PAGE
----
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Don’t Self-Destruct at Presentation End!


presentation endDo you do A or B type presentation endings?

  1. “So, uh, that’s, uh, it.  Um, what, uh, do you, um, think? (Aaagh!  Disaster!)
  2. “If you agree, then, going forward, the next step is to schedule a meeting with the marketing people. When would you like to do that?”  Or, “Sounds like you saw the value in our software. [Yes] Then, the next step is to set up a group meeting.  Can you get the team together next week on Tuesday or Thursday?

Type A endings lack confidence, authority, and credibility, which erodes a listener’s belief that your product or service can, in fact, do the job. (What if your doctor said, “Um, so I think, um, we should, like, do open heart surgery on you. Like what do you, um, think?)

Type B endings communicate strength and confidence and create momentum for advancing the relationship.

Solution: Think through and practice the appropriate, specific, crisp closing next step for that buyer, before you do your presentation. Make it easy for your listener to say, “Yes!


The abovenotwithstanding, here's a very powerful and respectful way to close out a presentation. Ask your clients what they liked about what they saw and what you both discussed as it applies to their situation Expect some silences as your clients reflect on the recent conversation Typically, buyers will say they liked some number of features and benefits of your offer  Whatever they say, their remarks tell you how broadly your message was communicated and accepted.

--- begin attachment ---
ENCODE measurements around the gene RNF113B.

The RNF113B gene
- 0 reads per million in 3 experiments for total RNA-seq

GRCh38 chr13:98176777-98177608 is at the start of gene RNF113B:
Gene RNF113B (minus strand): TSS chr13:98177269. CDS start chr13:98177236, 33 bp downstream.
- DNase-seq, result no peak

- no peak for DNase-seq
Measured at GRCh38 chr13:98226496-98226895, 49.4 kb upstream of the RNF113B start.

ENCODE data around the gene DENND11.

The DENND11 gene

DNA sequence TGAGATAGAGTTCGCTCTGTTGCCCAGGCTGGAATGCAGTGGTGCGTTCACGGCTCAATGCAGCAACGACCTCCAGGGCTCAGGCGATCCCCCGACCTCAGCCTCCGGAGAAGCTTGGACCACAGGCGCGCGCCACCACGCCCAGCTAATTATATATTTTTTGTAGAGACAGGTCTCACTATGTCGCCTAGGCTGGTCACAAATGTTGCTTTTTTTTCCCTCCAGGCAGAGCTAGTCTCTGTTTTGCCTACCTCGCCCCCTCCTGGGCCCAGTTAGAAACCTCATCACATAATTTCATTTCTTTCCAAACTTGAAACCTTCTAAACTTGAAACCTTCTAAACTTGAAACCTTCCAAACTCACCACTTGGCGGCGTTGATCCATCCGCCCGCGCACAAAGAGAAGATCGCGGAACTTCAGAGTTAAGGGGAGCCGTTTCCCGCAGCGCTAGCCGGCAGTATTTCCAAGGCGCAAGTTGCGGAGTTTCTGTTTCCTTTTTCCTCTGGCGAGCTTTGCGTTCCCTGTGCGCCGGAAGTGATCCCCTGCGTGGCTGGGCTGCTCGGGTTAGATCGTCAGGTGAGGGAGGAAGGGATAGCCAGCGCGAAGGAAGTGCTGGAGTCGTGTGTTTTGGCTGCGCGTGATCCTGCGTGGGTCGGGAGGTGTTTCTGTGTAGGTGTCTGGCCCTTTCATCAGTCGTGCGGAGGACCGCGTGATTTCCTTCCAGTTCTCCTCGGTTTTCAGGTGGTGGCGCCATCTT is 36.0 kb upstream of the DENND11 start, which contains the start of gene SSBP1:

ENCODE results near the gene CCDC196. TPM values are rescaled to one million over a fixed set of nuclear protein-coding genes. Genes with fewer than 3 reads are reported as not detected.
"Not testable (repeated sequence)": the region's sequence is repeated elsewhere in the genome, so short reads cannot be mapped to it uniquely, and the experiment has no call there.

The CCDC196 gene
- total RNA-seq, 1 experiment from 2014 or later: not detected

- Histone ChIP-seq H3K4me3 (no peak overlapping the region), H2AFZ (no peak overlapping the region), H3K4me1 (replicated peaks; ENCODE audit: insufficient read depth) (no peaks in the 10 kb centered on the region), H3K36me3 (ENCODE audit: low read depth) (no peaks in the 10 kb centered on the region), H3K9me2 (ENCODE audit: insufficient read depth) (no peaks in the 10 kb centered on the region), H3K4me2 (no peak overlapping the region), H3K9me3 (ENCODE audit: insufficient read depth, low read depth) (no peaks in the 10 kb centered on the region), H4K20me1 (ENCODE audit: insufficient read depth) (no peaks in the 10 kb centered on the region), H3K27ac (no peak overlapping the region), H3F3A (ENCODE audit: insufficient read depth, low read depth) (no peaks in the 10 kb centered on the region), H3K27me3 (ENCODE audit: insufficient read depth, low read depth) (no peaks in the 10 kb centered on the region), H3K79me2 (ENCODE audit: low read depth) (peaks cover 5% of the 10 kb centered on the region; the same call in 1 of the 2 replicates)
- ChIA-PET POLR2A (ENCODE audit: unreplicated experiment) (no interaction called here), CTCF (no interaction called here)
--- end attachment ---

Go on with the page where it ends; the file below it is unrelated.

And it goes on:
If they omit what you think are key selling points, gently remind, or ask, them about those. Often, they will agree, or, indicate that those are not the most meaningful for them, which can lead to a deeper discussion.

Bottom-line, when clients state the value of your service, they believe what they say far more than what you say the value is for them. It is then very simple to say, “Sounds like you see the value in working with us. When would you like to start?” or, “Terrific. What’s our next step?”  If they raise objections, that will be disappointing, but the good news is you are still there to deal with those last lingering doubts, which, if you can neutralize them, allows you to move the meeting forward to the next step.


A closing step in a presentation is not a trick. It is the natural outcome of a good client-centered presentation conversation. Remember, nothing happens until the client agrees to do something. Here's your next step: Before your next presentation establish the likely specific next step appropriate to that buyer at this stage of your selling cycle.  Will you do that?

Anne Miller is a demo and presentation pro who helps clients win business in high stakes situations. Author, speaker, coach, and seminar leader, Anne is passionate about helping people be their communication best to get the results they seek. For more information and free resources: Contact Anne at 212 876 1 875 or

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